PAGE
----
What is the law?

What is the law?

Resisting an Officer is defined as the intentional interference, opposition, resistance to, or obstruction of an individual acting within his/her official capacity and authorized by law to make a lawful arrest, lawful detention, seizure of property, or to serve any lawful process or court order.
The offender must know or have reason to know that the person arresting, detaining, seizing property, or serving process is acting in his official capacity.[1]
The law differs when an offender resists an officer with force or violence. Resisting an officer with force or violence has occurred when an offender does any of the following:[2]

  • Use threatening force or violence before the arresting officer can restrain the offender and after notice is given that the offender is under arrest or detention.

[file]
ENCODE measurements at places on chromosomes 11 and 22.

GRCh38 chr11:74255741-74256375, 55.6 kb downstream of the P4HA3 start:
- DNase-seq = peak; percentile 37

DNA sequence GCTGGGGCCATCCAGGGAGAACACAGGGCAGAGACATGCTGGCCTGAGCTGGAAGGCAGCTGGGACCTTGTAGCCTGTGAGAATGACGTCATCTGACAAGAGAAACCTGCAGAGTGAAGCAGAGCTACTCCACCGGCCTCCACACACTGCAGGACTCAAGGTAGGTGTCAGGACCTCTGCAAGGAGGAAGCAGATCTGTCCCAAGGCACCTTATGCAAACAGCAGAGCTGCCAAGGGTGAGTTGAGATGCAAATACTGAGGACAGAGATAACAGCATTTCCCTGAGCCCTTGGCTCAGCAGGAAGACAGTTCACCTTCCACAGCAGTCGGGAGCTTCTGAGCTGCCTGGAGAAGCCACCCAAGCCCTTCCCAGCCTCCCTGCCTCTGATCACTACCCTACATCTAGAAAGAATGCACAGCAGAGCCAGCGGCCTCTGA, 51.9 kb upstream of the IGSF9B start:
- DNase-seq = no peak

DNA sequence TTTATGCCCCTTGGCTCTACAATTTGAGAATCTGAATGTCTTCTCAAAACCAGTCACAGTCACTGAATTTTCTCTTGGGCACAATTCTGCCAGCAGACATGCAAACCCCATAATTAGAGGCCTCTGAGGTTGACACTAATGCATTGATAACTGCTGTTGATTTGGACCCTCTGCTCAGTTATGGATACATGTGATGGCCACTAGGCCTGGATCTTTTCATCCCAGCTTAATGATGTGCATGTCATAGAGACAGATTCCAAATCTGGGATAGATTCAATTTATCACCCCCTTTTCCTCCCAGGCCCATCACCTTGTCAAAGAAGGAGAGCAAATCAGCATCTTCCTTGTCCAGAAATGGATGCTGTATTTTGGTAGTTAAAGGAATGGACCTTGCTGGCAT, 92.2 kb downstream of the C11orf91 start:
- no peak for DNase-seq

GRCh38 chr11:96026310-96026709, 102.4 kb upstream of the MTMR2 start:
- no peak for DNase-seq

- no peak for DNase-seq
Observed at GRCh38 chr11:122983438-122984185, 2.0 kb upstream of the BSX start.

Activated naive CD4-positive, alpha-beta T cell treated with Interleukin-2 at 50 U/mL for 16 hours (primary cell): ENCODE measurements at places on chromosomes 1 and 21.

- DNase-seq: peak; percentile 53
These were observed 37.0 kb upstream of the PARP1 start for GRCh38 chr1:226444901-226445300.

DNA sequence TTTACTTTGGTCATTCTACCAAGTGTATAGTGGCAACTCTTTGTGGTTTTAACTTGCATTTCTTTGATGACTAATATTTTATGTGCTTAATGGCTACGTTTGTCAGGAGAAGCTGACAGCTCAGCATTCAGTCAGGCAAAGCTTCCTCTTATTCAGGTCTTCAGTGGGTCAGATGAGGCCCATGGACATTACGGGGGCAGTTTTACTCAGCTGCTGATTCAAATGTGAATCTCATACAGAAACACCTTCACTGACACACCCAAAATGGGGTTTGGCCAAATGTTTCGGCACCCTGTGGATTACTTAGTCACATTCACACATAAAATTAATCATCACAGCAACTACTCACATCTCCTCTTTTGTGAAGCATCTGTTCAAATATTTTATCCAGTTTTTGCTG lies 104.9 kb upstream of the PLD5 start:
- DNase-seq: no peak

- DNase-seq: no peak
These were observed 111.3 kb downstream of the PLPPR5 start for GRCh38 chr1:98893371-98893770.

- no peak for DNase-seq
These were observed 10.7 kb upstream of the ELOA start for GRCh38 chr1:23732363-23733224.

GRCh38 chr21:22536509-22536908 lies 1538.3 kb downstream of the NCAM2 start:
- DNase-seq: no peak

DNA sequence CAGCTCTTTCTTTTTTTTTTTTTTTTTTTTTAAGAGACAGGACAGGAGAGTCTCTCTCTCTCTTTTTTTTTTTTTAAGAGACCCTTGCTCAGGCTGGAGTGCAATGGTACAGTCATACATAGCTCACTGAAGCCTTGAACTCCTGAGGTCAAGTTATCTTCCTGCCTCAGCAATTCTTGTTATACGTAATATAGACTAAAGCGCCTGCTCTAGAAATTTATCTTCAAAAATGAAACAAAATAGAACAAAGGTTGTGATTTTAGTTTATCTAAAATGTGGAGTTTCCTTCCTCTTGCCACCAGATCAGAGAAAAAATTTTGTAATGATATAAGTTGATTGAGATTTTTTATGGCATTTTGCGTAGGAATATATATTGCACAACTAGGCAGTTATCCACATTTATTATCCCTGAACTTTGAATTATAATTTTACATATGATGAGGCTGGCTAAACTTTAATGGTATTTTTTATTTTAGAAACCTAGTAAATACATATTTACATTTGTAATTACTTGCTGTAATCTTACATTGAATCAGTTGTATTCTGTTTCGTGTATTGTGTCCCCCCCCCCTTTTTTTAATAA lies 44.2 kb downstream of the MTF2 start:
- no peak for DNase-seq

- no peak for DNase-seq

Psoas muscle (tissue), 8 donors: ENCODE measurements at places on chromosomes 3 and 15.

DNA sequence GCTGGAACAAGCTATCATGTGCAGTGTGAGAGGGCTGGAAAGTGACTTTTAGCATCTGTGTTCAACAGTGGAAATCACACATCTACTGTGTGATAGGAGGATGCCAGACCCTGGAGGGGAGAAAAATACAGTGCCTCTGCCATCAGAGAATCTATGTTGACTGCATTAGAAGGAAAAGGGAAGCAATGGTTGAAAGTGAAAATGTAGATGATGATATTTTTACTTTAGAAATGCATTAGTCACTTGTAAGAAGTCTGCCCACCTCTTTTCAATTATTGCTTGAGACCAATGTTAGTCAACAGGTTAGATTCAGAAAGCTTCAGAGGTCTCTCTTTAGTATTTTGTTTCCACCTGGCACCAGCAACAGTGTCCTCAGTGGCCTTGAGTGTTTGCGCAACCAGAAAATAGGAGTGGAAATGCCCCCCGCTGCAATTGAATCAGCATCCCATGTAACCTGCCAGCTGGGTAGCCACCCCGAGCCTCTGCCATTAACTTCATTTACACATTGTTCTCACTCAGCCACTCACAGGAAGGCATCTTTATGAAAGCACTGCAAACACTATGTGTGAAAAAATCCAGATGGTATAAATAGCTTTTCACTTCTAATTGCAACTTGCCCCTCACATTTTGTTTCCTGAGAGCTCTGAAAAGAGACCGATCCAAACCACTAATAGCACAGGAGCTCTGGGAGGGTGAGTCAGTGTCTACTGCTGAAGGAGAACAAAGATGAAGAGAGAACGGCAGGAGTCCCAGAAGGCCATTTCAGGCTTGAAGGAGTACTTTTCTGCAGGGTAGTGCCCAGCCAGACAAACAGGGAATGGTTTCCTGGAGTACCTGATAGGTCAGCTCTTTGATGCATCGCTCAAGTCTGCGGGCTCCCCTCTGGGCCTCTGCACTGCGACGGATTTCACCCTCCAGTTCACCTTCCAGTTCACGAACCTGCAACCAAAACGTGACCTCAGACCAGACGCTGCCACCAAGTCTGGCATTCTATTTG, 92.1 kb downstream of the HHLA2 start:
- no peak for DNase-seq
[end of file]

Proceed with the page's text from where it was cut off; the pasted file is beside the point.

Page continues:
• Use threatening force or violence, oppose, or resist the arresting officer after the arrested party is actually placed under arrest and before he is incarcerated in jail.
  • Injure or attempt to injure a police officer engaged in the performance of his duties as a police officer.
  • Use or threaten to use force or violence toward a police officer performing any official duty.

What are the penalties?

Penalties for resisting an officer is dependent upon whether the alleged criminal charge is a misdemeanor or felony. Sentencing guidelines for these offenses are as follows:

Resisting An Officer: A violation of this offense is a misdemeanor, and will result in a fine of no more than $500, imprisonment for not more than 6 months, or both.

Resisting An Officer with Force or Violence: A violation of this offense is a felony, and will result in a fine of no more than $2,000, imprisonment (with or without hard labor) for no less than 1 year and no more than 3 years, or both.

The Norris Law Group Will Defend You

If you or a loved one are charged with Resisting an Officer, allow The Norris Law Group to defend you.
Allow Attorney Ebonee Norris and her team at The Norris Law Group to fight for you. We look forward to meeting with you to review your case. You can take advantage of a thorough, confidential consultation when you call (318) 771-7000 today.

[1] La. R.S. 14:108.
[2] La. R.S. 14:108.2.